St Barnabas’ Primary School, Oxford was founded as a Church School in 1854 by St Barnabas Parish and is now financed by the Oxfordshire County Council in partnership with the Diocese of Oxford, which is part of the Church of England.

The school moved to its present site in 1977. It was designed as a modern open-plan building, consisting of four teaching areas and a purpose-built nursery unit grouped around a central atrium-playground. Four new classrooms were added in 2002 together with new offices and a computer room to enable the school to become a full primary school in September 2003. There are two hard-surfaced playgrounds and a playing field. The hall and dining area were specifically designed for community use as well as school use.

St Barnabas’ School serves the community of Jericho and the area immediately to the north of the city centre. The school has a lively and involved PTA and good links with the parish church of St Barnabas and the community. We welcome children of all nationalities and religions. We regard the range of languages and the knowledge of other cultures within the school as a positive asset in our approach to a multi-cultural education.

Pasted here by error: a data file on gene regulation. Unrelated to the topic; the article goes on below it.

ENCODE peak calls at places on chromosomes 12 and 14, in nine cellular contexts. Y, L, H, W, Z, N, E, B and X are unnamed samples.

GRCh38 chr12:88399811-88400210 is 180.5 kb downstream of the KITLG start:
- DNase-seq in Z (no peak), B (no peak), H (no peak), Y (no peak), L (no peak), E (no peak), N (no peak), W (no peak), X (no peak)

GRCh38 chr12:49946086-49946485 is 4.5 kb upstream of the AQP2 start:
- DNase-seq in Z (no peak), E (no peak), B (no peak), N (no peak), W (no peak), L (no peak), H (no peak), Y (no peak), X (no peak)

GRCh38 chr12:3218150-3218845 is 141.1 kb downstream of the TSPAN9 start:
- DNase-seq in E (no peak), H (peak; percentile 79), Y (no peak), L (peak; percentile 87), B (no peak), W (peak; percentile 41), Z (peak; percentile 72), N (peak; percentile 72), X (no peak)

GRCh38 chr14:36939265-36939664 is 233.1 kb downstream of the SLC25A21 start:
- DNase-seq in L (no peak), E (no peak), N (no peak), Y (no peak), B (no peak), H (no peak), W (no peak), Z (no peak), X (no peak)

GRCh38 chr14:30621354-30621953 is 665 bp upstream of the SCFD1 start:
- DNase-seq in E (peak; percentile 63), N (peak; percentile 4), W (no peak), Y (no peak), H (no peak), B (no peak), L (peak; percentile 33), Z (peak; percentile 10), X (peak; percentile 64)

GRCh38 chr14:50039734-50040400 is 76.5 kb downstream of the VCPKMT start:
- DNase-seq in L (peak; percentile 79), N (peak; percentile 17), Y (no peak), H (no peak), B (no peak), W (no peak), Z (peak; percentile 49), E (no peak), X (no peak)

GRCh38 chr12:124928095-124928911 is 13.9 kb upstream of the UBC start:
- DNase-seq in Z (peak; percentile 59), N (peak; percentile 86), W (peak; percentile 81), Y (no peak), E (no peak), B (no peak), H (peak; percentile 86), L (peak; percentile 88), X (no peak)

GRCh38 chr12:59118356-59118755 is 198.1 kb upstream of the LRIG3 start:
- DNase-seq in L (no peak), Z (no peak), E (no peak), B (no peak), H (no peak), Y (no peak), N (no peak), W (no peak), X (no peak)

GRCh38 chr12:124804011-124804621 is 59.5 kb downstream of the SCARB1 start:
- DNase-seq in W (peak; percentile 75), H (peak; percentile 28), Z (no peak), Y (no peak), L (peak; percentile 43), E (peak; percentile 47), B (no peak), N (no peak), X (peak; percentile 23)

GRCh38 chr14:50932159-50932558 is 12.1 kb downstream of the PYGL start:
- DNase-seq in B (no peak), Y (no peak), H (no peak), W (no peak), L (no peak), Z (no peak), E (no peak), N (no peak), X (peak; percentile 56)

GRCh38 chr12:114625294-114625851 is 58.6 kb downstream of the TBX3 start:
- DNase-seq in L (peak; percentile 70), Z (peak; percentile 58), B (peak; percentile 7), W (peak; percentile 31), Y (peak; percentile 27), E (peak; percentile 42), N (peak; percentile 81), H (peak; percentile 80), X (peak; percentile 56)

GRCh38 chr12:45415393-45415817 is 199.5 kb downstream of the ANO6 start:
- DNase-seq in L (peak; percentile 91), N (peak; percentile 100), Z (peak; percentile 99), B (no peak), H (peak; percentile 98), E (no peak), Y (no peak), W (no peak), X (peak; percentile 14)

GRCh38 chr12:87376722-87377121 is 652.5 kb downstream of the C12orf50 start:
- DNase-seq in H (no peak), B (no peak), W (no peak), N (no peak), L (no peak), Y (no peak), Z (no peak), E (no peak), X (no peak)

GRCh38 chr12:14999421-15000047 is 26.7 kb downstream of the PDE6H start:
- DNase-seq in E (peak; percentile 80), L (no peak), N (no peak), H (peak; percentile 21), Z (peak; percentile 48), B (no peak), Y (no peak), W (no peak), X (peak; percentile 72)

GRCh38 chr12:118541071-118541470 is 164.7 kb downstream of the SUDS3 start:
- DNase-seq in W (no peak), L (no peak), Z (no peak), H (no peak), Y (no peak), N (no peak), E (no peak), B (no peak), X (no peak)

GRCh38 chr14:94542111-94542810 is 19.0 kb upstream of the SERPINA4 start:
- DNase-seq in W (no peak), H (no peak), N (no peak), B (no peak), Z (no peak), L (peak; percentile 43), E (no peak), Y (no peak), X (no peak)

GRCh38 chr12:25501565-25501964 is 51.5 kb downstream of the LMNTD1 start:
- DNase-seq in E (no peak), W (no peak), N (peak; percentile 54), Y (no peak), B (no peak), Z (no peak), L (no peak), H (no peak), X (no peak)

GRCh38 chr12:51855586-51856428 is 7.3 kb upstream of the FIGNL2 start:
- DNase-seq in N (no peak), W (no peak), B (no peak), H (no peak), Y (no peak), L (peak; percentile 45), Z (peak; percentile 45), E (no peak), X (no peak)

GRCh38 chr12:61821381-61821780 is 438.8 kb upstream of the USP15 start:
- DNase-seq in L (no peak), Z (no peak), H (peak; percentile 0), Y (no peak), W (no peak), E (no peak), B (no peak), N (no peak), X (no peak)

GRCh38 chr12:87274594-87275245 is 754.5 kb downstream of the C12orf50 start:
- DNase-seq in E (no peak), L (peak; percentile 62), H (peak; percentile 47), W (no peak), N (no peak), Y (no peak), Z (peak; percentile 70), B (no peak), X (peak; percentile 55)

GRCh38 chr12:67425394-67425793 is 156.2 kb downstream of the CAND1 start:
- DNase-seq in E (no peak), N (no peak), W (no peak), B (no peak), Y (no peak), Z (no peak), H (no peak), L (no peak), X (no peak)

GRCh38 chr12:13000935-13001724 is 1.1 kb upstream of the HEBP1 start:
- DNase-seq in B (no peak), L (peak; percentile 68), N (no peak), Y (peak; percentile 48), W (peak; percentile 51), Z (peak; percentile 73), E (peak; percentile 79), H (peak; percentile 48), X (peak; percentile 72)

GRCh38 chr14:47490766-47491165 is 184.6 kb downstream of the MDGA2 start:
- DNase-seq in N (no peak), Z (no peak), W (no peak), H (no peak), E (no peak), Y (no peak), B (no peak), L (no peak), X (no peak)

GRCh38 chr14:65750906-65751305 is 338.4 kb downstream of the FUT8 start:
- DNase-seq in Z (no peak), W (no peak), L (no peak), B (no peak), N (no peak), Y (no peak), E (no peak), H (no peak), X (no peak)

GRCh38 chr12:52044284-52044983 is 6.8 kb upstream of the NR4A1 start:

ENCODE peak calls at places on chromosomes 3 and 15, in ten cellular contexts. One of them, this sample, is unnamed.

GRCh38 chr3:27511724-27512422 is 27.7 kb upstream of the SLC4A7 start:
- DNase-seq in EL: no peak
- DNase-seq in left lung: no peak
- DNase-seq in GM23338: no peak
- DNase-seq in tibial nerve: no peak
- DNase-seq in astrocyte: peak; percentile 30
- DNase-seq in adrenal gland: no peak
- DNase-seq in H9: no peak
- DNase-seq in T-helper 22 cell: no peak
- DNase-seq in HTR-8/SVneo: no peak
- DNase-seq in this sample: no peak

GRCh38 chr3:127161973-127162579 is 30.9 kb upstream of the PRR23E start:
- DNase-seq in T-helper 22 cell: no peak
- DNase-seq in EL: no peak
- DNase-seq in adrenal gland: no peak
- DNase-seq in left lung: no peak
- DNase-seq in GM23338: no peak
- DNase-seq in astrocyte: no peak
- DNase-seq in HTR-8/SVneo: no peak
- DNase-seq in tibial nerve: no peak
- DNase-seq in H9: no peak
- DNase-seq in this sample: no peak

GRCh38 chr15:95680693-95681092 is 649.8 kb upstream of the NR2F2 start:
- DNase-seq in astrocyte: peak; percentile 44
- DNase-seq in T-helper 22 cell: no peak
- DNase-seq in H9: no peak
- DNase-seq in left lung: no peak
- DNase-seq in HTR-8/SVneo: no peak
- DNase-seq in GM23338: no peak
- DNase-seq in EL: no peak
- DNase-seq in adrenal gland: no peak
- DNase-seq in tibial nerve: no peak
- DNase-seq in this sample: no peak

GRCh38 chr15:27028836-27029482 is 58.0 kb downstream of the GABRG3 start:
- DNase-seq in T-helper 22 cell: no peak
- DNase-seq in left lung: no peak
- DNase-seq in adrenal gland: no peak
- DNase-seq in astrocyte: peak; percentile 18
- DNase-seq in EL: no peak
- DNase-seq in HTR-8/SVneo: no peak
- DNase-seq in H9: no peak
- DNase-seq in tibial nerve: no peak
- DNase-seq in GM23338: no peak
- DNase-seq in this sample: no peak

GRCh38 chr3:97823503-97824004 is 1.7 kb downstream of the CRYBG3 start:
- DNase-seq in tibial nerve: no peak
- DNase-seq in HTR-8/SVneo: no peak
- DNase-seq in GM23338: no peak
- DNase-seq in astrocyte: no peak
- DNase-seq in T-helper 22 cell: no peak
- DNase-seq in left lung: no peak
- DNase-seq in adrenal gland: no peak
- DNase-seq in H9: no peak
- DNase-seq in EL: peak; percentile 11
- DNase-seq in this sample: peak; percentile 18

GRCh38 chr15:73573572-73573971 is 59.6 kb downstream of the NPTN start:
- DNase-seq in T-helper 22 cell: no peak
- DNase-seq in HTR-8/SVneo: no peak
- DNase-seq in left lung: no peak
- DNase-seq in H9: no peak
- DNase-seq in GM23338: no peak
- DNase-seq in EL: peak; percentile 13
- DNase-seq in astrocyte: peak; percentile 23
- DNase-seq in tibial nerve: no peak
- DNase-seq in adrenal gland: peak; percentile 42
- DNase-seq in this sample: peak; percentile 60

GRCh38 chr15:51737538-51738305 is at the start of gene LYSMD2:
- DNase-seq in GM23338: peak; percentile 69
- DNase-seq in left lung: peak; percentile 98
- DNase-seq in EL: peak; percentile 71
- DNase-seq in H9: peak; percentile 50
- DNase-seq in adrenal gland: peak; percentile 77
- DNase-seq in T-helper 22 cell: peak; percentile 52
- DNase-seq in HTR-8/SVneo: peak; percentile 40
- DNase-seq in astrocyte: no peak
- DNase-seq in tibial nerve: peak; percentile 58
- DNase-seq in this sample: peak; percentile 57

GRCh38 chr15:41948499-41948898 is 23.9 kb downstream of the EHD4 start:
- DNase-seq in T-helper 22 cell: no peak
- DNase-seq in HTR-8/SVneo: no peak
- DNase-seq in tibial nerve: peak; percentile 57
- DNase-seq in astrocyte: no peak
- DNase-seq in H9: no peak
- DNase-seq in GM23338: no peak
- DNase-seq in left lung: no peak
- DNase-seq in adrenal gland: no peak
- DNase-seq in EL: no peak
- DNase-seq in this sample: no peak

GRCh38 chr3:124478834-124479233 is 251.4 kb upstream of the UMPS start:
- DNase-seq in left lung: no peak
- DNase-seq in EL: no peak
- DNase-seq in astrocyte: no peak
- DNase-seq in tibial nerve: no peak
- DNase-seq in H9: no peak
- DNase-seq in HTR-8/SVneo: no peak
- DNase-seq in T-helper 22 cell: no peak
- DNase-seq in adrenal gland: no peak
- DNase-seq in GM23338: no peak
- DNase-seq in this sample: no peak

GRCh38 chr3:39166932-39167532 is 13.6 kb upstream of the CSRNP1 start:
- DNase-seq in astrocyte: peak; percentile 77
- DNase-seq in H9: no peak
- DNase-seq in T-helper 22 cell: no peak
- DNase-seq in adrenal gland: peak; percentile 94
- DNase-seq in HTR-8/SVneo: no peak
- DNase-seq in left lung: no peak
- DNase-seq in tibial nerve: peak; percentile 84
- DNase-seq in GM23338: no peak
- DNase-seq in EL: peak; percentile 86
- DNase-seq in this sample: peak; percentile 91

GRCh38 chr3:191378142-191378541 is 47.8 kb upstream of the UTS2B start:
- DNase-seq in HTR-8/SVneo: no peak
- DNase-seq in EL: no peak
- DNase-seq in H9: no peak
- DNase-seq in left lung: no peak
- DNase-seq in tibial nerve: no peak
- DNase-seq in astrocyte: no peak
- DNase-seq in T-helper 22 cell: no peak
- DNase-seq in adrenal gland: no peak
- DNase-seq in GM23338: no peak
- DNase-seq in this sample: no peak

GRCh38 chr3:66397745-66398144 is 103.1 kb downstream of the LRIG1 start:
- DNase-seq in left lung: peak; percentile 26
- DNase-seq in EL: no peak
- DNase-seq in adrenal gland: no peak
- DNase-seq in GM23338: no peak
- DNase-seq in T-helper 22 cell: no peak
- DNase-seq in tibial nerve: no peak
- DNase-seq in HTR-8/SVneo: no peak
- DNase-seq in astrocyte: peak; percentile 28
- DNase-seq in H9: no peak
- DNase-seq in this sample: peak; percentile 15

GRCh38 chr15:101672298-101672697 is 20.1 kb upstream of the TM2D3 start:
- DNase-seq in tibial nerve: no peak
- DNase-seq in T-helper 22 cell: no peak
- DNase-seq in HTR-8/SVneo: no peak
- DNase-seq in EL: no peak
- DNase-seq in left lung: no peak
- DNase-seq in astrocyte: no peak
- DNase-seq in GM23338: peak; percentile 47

The Tudor Rose Emblem for St Barnabas

The emblem for St Barnabas’, among other things, is a shield shape with three rows of roses on it; the first row is of three silver Tudor roses on a red field, the second row two red roses on a silver field and the third is a single silver rose on a red field.  In past times, clerks would celebrate St Barnabas’ day by making garlands of roses to wear and in Germany houses were decorated with ‘Barnaby’ garlands.  This is likely to be linked to the time of year for St Barnabas’ day, 11th June.

When I was a pupil at St Barnabas’, we always went to church on St Barnabas’ day and we always wore red roses.  My Gran would make sure that there was a rose or two in her garden and I would visit here before going to school to have my buttonhole pinned on me.  After church we had the rest of the day off.

St Barnabas isn’t officially an apostle, he wasn’t one of the original 12, but his association with St Paul has meant that he has been given this status.  As he travelled with Paul to spread the word and establish the early church, his statutes show him carrying a large book and a staff.  When St Barnabas parish was created out of the parish of St Thomas (down by the station), St Paul’s was already in existence, so the new church was dedicated to St Barnabas’ in recognition of the partnership of Barnabas’ and Paul.

Mary Whitlock